Improving Object-Oriented Methods by using Fuzzy Logic

Francesco Marcelloni, Mehmet Aksit

    Research output: Contribution to journalArticleAcademicpeer-review

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    Object-oriented methods create software artifacts through the application of a large number or rules. Rules are typically formulated in two-valued logic. There are a number of problems on how rules are defined and applied in current methods. First, two-valued logic can capture completely neither method developers' intuition nor software engineers' perception or artifact types. Second, artifacts are generally produced based only on a subset of relevant properties. Third, two-valued logic does not modal explicitly contextual factors, which can affect the validity of methodological rules. Fourth, no means is supplied to deal with multiple design alternatives and to measure the quality of each alternative during the development process. High loss of information, early elimination of artifacts and process iterations are some of possible fastidious effects. To reduce these problems, this paper proposes fuzzy logic-based methodological rules. Thanks to its ability to cope with uncertainty and imprecision, and to compute with real-world linguistic expressions, fuzzy logic appears to be a natural solution for improving current methods.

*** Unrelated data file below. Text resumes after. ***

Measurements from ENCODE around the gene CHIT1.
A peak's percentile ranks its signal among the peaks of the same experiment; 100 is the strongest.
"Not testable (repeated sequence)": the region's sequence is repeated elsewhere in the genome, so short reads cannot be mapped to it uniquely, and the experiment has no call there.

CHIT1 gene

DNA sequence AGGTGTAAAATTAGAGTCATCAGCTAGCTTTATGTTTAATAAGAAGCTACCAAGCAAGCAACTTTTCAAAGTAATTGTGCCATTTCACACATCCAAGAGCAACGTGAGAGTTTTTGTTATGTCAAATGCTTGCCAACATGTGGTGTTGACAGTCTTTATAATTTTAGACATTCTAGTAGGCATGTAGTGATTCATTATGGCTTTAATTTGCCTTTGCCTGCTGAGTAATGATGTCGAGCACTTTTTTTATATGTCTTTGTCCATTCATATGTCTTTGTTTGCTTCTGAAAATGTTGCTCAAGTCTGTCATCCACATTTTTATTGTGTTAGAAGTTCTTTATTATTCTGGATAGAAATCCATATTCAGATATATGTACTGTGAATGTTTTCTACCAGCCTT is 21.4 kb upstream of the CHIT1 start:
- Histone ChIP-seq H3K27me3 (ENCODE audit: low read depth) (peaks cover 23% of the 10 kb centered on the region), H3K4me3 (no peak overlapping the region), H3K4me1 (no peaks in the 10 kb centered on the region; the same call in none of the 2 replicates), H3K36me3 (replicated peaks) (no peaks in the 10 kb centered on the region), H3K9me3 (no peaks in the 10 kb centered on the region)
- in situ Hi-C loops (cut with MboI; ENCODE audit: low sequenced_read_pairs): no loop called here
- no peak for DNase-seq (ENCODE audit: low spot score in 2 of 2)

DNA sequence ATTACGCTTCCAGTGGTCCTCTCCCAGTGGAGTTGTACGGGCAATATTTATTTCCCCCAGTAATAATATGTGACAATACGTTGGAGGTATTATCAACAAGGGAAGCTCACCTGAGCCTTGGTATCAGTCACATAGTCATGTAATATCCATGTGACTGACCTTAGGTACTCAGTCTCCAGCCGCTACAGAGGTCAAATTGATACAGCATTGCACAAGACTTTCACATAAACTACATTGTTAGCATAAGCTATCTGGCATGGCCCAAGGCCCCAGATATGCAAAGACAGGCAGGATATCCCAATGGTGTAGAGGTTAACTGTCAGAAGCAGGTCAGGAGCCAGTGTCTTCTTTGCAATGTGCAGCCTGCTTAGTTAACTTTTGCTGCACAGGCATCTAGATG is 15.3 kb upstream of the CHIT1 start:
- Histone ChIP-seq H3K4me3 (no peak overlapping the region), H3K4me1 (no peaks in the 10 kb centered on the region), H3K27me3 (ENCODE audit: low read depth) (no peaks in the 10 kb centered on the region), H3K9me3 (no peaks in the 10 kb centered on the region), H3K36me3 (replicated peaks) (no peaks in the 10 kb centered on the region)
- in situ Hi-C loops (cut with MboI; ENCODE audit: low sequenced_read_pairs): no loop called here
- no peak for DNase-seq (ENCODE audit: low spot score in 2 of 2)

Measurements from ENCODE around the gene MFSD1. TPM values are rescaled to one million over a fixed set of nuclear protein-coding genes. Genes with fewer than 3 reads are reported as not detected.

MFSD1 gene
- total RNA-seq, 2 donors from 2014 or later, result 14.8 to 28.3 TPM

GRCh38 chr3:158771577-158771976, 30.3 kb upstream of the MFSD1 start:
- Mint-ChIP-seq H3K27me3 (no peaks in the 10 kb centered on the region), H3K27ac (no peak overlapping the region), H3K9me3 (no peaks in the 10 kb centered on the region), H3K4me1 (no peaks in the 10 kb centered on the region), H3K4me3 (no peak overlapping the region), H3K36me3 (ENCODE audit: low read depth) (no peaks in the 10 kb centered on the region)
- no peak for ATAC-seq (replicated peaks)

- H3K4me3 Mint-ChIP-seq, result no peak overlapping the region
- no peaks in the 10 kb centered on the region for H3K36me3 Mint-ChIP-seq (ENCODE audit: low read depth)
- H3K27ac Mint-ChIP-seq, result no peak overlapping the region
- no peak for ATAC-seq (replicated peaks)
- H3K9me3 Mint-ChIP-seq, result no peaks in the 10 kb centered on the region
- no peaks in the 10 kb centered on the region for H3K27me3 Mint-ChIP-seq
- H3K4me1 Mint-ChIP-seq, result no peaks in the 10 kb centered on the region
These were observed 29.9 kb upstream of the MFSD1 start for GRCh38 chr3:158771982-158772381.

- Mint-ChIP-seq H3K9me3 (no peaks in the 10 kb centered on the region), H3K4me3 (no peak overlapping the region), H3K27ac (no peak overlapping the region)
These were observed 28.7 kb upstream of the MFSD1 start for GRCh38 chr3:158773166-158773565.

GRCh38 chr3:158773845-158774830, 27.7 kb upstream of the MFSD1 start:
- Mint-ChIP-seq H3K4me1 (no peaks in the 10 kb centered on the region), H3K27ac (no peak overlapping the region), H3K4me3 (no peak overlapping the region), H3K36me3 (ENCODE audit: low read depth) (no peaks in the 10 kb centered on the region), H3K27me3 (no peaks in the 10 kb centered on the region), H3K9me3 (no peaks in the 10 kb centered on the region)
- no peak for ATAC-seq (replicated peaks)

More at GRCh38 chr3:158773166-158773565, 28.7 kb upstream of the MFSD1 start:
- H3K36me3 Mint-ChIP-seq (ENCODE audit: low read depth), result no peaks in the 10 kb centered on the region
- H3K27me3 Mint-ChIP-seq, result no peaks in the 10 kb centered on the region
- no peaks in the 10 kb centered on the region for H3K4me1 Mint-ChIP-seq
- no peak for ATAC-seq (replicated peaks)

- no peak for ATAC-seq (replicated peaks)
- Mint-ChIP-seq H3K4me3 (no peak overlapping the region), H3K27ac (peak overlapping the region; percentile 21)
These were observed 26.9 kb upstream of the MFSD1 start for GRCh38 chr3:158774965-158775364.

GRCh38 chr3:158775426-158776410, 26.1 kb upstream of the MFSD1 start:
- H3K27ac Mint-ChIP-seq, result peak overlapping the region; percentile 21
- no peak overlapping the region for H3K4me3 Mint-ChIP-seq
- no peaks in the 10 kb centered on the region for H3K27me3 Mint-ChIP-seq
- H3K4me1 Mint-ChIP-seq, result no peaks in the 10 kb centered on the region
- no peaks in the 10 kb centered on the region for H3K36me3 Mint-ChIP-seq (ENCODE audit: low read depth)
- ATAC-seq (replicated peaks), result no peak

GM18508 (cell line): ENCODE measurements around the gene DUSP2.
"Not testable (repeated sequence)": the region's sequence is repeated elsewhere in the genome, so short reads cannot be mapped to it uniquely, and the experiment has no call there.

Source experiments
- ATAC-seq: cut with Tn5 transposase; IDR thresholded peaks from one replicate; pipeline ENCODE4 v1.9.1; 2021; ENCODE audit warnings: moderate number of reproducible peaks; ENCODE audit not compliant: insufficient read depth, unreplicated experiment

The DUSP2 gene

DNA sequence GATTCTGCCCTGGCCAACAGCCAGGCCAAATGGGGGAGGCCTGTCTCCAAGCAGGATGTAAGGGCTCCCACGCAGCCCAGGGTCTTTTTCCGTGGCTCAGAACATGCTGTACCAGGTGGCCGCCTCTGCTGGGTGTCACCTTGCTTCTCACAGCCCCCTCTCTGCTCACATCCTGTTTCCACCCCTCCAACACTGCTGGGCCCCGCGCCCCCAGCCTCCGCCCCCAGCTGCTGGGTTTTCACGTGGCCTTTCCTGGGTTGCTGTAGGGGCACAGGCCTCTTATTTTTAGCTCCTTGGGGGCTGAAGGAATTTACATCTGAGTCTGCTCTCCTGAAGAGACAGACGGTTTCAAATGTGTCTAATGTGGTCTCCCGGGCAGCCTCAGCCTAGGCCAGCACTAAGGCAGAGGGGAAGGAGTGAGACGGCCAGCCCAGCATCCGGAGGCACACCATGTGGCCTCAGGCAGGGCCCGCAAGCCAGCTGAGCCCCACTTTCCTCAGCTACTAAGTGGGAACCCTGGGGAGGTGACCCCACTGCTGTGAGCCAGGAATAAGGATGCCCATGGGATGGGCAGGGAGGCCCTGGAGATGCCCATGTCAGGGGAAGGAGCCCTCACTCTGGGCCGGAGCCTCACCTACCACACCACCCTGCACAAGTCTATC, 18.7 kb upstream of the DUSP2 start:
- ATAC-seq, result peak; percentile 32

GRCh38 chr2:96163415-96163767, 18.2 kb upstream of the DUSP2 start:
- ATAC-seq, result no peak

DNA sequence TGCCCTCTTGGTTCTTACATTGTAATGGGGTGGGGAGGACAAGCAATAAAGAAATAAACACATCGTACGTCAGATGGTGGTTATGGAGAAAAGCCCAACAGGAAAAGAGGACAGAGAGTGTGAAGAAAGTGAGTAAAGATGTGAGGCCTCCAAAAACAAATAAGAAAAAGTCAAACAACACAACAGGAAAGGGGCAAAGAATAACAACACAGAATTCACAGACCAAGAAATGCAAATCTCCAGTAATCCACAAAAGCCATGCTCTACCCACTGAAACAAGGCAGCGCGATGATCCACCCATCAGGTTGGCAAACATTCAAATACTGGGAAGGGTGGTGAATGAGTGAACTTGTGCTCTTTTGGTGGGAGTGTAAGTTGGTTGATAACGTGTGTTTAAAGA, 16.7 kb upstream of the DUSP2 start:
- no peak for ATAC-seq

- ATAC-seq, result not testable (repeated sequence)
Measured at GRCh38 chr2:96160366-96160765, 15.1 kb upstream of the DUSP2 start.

Original languageEnglish
    Pages (from-to)14-23
    Number of pages10
    JournalApplied computing review
    Issue number2
    Publication statusPublished - 2000


    • Object-oriented methods
    • EWI-10140
    • fuzzy logic-based reasoning
    • METIS-204300
    • IR-37224
    • Quantization error


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